The three elliptical structures also symbolise the historical Silk Road cities of Samarkand, Bukhara and Khiva.

“We have done it in a way to show people what Uzbekistan was, what it is now and what Uzbekistan will be,” said Mr Ibragimov.

“Through this strategy we wanted to show to the world that Uzbekistan has something unique to offer – cities on the Silk Road: Samarkand, Bukhara, Khiva.

“God gave it [Silk Road] to us; there is no need to build any infrastructure and no need to harm by polluting it. We have just to preserve these beauties, show them to the world and benefit from this.”

Tourism is a newfound industry for Uzbekistan. Five years ago, the country was closed to tourists.

Pre-pandemic figures reveal that Uzbekistan had six million tourists in 2019, one million of which came from countries beyond the Commonwealth of Independent States region.

Uzbekistan allows visa-free entry for 80 countries, including UAE citizens and residents.

Mr Ibragimov said the country is of particular interest to Muslims.

“The two holy places to visit in the life of any Muslim are the holy cities of Makkah and Madinah. But a third destination is the tomb of a great scientist Imam Al Bukhari," he said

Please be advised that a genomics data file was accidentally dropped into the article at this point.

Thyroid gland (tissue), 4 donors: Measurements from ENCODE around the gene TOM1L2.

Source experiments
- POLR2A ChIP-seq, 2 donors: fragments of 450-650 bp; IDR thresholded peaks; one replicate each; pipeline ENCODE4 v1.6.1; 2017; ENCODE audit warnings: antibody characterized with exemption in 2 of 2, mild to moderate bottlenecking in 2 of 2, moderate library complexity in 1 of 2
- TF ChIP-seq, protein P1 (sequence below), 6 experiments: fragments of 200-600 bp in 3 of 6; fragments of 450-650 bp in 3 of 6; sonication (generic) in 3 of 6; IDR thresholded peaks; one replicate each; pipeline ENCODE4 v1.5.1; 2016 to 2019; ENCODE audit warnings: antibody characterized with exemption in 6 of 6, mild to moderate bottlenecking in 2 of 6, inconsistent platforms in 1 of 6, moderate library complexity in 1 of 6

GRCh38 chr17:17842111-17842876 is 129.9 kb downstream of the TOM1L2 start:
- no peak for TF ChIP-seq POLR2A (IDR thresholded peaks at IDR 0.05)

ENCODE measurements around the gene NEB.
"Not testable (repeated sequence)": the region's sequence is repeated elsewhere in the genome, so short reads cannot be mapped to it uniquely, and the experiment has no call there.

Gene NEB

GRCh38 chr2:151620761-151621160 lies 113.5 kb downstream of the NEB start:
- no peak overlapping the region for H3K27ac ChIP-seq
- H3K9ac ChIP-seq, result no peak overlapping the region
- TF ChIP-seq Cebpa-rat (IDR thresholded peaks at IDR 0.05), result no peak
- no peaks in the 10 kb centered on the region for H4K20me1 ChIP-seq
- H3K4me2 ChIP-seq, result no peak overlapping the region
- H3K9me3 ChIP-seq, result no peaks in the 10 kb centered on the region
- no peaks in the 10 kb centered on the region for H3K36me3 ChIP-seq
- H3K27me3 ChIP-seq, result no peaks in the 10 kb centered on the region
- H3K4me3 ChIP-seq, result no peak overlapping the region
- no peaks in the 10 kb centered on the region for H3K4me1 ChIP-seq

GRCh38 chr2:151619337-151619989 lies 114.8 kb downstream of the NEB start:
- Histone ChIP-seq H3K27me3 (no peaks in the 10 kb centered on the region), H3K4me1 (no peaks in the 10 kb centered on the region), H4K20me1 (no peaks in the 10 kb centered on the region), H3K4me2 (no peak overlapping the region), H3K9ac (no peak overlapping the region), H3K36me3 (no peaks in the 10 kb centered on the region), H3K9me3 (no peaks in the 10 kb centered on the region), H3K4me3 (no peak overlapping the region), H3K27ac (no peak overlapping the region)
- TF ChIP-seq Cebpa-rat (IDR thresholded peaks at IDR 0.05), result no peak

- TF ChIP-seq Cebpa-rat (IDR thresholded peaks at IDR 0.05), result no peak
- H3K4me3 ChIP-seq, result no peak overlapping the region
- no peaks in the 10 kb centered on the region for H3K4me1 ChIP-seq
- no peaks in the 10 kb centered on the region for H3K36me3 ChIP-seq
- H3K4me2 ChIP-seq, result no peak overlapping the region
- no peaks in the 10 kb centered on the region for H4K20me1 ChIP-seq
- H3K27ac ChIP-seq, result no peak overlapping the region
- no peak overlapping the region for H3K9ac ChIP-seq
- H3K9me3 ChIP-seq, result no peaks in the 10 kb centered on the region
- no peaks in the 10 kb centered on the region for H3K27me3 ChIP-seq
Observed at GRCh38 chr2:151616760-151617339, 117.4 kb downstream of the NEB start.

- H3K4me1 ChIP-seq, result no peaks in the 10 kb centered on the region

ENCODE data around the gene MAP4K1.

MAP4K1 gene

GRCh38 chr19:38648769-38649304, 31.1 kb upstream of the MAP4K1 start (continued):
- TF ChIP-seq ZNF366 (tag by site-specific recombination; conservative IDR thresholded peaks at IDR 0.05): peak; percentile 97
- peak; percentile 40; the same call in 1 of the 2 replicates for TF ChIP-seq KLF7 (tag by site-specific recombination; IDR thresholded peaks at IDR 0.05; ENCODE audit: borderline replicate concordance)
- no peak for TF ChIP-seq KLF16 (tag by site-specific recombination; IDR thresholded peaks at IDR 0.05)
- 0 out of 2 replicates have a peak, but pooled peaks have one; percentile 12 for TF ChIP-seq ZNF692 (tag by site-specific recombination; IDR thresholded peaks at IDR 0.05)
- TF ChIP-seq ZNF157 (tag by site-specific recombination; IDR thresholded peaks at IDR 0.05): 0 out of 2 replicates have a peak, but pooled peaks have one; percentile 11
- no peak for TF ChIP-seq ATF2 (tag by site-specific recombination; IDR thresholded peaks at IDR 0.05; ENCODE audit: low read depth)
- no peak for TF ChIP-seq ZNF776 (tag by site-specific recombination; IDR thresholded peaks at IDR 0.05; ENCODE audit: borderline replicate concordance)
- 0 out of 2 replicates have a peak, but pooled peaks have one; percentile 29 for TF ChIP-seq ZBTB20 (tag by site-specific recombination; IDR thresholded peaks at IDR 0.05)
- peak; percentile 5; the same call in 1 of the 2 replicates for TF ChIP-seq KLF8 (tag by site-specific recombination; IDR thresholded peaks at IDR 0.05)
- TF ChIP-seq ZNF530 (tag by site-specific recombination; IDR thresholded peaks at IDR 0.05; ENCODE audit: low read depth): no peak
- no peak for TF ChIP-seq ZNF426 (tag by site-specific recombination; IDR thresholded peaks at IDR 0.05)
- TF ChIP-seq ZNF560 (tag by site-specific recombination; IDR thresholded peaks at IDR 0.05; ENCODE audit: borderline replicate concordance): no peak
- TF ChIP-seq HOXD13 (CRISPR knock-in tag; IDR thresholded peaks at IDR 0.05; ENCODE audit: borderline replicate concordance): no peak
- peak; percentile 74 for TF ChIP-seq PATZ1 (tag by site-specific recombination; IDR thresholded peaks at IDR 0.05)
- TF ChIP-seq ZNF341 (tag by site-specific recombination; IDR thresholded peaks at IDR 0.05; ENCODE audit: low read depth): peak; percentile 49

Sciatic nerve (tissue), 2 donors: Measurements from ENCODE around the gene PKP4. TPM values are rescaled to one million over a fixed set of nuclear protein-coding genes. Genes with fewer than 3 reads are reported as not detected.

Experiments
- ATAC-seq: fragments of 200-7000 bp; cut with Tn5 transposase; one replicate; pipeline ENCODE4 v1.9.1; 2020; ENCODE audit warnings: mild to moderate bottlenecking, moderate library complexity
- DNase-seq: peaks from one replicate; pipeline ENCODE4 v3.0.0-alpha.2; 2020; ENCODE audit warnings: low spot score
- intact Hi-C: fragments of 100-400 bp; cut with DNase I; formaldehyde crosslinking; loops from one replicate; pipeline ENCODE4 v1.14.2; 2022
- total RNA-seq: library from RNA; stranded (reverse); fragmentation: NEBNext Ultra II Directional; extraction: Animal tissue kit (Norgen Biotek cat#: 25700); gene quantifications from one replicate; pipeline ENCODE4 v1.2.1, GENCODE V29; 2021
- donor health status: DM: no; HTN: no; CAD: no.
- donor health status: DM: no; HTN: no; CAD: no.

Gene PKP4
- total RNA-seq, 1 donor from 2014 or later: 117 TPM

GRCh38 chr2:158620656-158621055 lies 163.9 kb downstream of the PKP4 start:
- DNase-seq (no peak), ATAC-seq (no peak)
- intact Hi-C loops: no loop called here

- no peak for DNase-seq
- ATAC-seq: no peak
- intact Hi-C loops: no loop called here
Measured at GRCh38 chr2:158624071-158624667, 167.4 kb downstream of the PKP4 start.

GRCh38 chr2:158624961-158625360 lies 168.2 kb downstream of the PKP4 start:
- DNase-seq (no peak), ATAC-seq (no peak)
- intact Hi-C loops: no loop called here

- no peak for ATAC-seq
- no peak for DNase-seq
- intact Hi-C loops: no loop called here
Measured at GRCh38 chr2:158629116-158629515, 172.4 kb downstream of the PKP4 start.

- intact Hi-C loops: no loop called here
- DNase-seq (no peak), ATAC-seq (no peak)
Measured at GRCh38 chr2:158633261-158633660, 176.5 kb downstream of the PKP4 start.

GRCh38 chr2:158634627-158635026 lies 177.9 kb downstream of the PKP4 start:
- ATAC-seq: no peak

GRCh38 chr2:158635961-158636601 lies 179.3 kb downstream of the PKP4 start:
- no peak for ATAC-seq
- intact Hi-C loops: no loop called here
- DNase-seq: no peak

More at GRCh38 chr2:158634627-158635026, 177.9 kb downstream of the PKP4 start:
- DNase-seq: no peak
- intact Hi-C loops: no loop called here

“He wrote the hadith, which is the guidebook that translates what is written in the Quran to ordinary language that anyone who is reading it would understand.

“He was born, lived, worked and died on the territory of modern Uzbekistan. His mosque is just 20 kilometres outside of Samarkand.”

Visitors looking at the map of Silk Road at the Uzbekistan pavilion. Pawan Singh/The National

During Soviet Union years, his tomb fell into disrepair and was restored in 1998. It is housed in a mausoleum complex where construction work started at the beginning of this year to increase the capacity to 10,000 people.

“We're doing a very big, ambitious, upgrading job, because more and more Muslim tourists are coming,” the ambassador said.

The Expo pavilion introduces the potential Uzbekistan has to offer in terms of trade, economy and to attract potential investors or partners - textile, agricultural and tourism all have “untapped potential”, he said.